//Olympics 2024

5 Burning Questions For the Philippines Ahead of the Paris Olympics

All eyes will be on the Philippines as they enter the Paris Olympics after a historic medal haul four years ago, on top of celebrating their centennial year of participation in the games.

Just like that, we’re only weeks away from the 2024 Paris Olympics, which marks the Philippines’ 100th year competing in the Games. On top of this, this edition also comes after the country’s historic medal haul in Tokyo, where the Philippines brought home four medals.

In line with this, here are five questions we have ahead of the country’s next Olympic campaign. Will it be another historic run? We’ll have to wait and see a few weeks from now.

An added sport into the medal tally? 

As of today, the Philippines’ 14 Olympic medals come from four sports: weightlifting, boxing, athletics (high jump, 400m hurdles), and swimming. Seven medals alone already come from Filipino boxers across several generations. 

On average, Philippine delegations compete in around eight or nine different sports, including our Paris-bound contingent with 22 athletes across nine disciplines. Given the momentum the country has from Tokyo, and with many sports represented this year, maybe it’s not too unreasonable to expect that our all-time medal list will now include some from other events, right? 

Another Olympic debutant AND medalist?
Philippines Olympics: Debutants
(Photo Credit: Cignal)

Of the 22 Paris-bound Pinoys, about 14 will be first-time Olympians: Levi Ruivivar, Aleah Finnegan, Emma Malabuyo, Hergie Bacyadan, Vanessa Sarno, Joanie Delgaco, Samantha Catantan, Aira Villegas, John Ceniza, Dottie Ardina (who skipped Rio 2016 due to the Zika virus outbreak), Jarrod Hatch, John Cabang-Tolentino, and Lauren Hoffman. 

Yet at the same time, history shows that a medal is possible for Olympic debutants. In Tokyo 2020 alone, the trio of Nesthy Petecio, Carlo Paalam, and Eumir Marcial were first-timers, but they accounted for three of the Philippines’ medals that year. And according to the Olympics site, older medalists such as Miguel White (1936), Anthony Villanueva (1964), and Leopoldo Serrantes (1988) all won Olympic medals on their first try as well.

Heading into Paris, the question now is can one (or more) of these debutants replicate this kind of feat? While the Olympics is a different beast, most of our Paris debutants do bring stacked resumes, which include feats at the regional circuits. 

Here’s hoping that the stars align for them in Paris.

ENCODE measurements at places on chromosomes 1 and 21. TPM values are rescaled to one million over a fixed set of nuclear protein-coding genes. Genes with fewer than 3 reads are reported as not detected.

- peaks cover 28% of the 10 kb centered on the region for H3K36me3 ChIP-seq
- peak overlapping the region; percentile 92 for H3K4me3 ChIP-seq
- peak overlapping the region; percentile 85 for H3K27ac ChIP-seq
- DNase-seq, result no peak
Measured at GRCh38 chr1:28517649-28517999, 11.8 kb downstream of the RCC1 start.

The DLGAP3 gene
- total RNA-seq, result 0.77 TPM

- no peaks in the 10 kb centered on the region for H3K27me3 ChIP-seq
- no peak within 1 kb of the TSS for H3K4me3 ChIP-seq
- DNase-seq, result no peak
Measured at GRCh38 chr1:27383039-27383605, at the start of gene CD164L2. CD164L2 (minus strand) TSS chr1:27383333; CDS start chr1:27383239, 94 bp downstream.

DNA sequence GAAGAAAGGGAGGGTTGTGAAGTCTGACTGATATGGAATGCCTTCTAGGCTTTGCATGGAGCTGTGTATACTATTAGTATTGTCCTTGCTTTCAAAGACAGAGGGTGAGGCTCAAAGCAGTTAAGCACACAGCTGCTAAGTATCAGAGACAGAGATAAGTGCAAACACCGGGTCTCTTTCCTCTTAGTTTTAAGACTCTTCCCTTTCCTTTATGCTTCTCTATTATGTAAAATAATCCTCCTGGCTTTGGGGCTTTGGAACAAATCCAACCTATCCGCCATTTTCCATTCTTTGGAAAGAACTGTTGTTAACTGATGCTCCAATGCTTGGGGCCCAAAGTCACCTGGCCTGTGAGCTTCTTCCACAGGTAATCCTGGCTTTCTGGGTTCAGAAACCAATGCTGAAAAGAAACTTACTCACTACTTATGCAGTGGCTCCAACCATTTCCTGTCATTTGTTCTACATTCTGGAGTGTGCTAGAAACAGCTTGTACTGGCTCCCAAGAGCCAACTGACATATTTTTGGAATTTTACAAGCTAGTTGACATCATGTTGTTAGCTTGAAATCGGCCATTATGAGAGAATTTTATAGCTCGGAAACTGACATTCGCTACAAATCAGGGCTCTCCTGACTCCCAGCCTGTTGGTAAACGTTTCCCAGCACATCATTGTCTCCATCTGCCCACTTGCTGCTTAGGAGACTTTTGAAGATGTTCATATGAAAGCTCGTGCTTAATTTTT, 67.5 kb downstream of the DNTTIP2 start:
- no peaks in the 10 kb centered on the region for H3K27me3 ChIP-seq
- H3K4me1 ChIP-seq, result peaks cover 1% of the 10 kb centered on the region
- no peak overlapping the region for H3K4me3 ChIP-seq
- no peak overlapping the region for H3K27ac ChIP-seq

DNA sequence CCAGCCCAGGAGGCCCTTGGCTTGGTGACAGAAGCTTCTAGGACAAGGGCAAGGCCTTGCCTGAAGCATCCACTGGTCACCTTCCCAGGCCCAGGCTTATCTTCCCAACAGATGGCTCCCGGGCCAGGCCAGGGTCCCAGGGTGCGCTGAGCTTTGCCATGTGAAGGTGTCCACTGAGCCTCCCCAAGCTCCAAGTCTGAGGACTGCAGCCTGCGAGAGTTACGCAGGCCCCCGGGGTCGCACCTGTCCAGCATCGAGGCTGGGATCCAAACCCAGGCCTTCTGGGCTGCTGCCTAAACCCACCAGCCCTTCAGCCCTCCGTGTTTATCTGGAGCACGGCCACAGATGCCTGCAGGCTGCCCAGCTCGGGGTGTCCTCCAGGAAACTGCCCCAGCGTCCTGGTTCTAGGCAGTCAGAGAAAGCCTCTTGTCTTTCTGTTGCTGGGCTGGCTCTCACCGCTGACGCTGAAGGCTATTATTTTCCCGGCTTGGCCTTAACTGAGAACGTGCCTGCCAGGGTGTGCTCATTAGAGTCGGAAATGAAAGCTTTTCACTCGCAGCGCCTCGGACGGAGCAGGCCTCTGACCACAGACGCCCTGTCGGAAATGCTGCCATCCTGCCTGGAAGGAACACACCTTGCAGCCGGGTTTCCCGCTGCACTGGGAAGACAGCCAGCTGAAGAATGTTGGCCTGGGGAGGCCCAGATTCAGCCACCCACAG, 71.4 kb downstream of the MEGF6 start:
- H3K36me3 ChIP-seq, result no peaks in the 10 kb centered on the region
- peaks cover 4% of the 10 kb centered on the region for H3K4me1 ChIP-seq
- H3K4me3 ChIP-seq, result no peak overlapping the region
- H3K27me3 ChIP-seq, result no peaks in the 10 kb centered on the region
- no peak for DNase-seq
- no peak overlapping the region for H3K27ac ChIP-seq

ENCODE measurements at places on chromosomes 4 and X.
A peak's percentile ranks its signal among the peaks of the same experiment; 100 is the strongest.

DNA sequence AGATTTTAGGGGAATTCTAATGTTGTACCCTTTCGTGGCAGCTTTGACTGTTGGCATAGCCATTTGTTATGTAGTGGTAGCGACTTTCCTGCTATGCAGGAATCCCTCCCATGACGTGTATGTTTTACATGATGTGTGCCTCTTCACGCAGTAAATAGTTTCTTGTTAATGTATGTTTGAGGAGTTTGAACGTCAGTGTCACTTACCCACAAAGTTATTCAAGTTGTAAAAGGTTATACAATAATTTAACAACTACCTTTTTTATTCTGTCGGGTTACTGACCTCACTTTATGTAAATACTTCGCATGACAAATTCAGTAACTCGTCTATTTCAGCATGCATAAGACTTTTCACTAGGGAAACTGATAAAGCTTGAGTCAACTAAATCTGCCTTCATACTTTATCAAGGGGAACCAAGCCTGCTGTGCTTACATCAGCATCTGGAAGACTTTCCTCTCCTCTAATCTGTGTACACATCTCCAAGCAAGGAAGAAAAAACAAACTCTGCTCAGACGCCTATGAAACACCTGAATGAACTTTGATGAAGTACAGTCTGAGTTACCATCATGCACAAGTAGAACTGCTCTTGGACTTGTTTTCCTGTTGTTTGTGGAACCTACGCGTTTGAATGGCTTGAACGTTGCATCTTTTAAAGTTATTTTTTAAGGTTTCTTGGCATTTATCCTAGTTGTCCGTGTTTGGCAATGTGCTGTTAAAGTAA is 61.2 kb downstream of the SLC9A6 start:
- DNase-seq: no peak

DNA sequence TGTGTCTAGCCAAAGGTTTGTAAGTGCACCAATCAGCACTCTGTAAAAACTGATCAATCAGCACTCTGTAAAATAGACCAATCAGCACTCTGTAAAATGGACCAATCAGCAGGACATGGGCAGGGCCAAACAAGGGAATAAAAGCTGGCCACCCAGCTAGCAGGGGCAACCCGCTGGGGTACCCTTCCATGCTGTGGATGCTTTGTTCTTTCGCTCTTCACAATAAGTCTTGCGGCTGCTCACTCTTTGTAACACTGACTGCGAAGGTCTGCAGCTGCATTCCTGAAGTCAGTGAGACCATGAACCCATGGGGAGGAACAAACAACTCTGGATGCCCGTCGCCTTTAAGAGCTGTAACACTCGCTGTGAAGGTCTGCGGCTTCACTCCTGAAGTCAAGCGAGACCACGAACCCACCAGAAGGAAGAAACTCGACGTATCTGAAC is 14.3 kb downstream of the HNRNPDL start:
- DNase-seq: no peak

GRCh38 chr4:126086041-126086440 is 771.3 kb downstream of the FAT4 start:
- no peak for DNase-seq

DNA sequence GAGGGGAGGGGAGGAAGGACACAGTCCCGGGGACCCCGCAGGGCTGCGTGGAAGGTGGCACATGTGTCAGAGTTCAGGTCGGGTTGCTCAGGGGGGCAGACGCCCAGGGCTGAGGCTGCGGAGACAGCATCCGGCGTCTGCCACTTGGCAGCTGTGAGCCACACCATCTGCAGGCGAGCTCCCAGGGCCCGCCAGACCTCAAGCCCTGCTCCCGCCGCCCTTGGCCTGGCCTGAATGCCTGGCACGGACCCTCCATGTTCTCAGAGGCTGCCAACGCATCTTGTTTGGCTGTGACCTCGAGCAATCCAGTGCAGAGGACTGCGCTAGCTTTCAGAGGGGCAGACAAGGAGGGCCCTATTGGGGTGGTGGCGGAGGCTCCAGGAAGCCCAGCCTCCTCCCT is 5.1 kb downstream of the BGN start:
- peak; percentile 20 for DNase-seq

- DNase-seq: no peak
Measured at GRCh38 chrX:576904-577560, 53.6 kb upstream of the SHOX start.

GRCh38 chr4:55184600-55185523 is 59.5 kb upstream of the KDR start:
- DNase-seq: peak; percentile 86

Can the Tokyo Trio do it again (or more)?
Philippines Olympics: eumir marcial
(Photo Credit: Olympics)

On the flip side, the Philippines’ Olympic delegation will include the medal-winning trio of Petecio, Paalam, and Marcial. Nesthy and Carlo were silver medalists in Tokyo, while Eumir copped bronze in the middleweight division. 

A medal in Paris from any of the three means that they have the chance to become two-time Olympic medalists, joining first-ever gold medalists Hidilyn Diaz and Teofilo Yldefonso. Even better, can one of them join Hidilyn by finishing what they started and winning a gold medal in their second Olympic campaign? 

Will EJ and Caloy break through? 
Philippines Olympics: Caloy Yulo
(Photo Credit: Carlos Yulo on Instagram)
Philippines Olympics: EJ Obiena
(Photo Credit: EJ Obiena on Instagram)

Within the delegation, EJ Obiena and Caloy Yulo are arguably the most accomplished, having excelled in most, if not all high-level tournaments for pole vault and gymnastics, respectively. No doubt that they’re already in all-time great conversations as we speak. 

Perhaps the icing on the cake is an elusive Olympic medal. Caloy came close in Tokyo, ranking fourth in vault, one of his pet events, while EJ struggled early and only landed in 11th place. 

Four years is a lot of time for improvement. Ahead of Paris, Yulo had a resurgence of sorts, winning silver and golds in the Asian Championships and FIG World Cup. Obiena, meanwhile, has cleared the 6-meter range twice already and became the first Asian to do so, not to mention that he is also ranked World No. 2 on the men’s pole vault rankings.

Can we exceed Tokyo? 

It all goes back to the basics: Can we do better than the Tokyo Olympics? After all, that was our biggest Olympic medal haul that was headlined by Hidilyn Diaz’s historic weightlifting gold. 

Effectively, Tokyo was a clear sign that Filipinos could still take it up a notch on the Olympic stage. Now, it’s up to our 22-strong Paris delegation to build on that momentum. 

Banner Image courtesy of Cignal.


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